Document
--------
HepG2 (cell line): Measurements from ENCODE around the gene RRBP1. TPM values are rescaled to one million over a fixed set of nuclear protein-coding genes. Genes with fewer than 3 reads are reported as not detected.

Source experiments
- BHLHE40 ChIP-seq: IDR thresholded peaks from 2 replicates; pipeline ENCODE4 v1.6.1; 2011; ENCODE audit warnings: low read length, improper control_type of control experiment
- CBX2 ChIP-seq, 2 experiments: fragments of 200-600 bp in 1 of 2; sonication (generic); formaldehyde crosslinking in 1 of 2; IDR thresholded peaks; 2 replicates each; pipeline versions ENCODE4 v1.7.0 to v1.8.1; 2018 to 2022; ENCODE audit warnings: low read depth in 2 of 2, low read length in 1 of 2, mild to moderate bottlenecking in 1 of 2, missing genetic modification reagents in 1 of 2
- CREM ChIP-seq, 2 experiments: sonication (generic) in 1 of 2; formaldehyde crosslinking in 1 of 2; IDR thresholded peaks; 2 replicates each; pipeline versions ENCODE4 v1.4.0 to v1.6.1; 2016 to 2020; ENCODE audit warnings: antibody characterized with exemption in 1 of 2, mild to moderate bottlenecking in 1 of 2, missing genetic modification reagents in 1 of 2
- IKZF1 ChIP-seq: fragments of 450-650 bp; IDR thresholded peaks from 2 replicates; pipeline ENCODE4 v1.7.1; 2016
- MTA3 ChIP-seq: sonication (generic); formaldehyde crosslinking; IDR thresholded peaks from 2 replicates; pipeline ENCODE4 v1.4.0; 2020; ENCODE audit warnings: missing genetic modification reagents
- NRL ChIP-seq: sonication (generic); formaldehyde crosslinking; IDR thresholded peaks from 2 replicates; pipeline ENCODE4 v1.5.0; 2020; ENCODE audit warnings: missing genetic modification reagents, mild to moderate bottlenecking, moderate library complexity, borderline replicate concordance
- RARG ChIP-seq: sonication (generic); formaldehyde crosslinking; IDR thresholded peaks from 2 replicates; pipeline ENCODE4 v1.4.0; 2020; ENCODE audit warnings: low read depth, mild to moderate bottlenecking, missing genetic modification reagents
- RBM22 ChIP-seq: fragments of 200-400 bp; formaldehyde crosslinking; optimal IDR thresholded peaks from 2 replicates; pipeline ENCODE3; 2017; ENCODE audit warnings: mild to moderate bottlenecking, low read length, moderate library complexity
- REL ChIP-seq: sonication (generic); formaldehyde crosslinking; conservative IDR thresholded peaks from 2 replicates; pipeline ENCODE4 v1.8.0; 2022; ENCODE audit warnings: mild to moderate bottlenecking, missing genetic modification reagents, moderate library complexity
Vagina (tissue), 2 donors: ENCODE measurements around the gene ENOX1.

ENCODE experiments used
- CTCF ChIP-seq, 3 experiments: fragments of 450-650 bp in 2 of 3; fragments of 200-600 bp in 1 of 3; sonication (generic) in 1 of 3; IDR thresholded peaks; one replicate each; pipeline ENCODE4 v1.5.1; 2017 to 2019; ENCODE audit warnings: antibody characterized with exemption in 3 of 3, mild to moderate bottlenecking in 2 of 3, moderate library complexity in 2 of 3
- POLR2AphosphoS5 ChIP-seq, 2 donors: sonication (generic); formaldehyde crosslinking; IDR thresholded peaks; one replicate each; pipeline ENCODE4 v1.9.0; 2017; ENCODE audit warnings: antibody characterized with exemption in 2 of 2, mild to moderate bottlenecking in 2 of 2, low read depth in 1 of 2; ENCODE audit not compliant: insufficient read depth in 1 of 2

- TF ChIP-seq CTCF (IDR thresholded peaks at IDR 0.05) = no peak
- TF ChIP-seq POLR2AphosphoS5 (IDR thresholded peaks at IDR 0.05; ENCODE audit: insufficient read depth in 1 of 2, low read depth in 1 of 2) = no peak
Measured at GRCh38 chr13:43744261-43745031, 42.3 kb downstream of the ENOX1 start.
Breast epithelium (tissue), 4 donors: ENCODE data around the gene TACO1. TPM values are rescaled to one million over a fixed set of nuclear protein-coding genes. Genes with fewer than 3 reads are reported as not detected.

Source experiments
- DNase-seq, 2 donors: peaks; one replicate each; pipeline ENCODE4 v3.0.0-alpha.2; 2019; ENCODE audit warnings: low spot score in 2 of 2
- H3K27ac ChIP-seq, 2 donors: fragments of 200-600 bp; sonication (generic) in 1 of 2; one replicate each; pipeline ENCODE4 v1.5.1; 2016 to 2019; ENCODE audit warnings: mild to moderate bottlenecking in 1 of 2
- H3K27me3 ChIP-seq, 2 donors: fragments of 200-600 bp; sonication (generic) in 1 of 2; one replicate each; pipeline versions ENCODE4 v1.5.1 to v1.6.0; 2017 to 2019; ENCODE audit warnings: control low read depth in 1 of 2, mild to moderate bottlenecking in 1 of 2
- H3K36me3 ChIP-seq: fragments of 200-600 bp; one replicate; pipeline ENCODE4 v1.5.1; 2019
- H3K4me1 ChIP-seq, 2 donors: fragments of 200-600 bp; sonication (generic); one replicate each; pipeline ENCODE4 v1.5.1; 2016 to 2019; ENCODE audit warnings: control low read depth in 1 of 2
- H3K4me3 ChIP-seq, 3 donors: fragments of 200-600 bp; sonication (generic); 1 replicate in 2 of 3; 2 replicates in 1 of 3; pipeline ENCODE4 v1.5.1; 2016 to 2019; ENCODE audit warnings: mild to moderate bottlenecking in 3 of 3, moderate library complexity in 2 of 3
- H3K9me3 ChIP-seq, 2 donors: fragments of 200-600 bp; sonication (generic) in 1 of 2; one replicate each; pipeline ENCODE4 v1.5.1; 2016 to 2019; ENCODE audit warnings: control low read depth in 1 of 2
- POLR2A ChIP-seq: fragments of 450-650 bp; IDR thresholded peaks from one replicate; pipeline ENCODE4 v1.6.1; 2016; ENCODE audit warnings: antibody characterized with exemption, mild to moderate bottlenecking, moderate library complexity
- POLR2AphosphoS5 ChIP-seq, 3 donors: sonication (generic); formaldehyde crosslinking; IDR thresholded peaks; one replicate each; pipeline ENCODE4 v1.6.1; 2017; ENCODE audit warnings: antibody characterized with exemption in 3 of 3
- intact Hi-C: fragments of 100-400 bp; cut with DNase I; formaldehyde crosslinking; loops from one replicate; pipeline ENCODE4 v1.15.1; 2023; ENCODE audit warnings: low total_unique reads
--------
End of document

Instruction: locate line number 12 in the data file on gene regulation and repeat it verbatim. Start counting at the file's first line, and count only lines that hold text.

Vagina (tissue), 2 donors: ENCODE measurements around the gene ENOX1.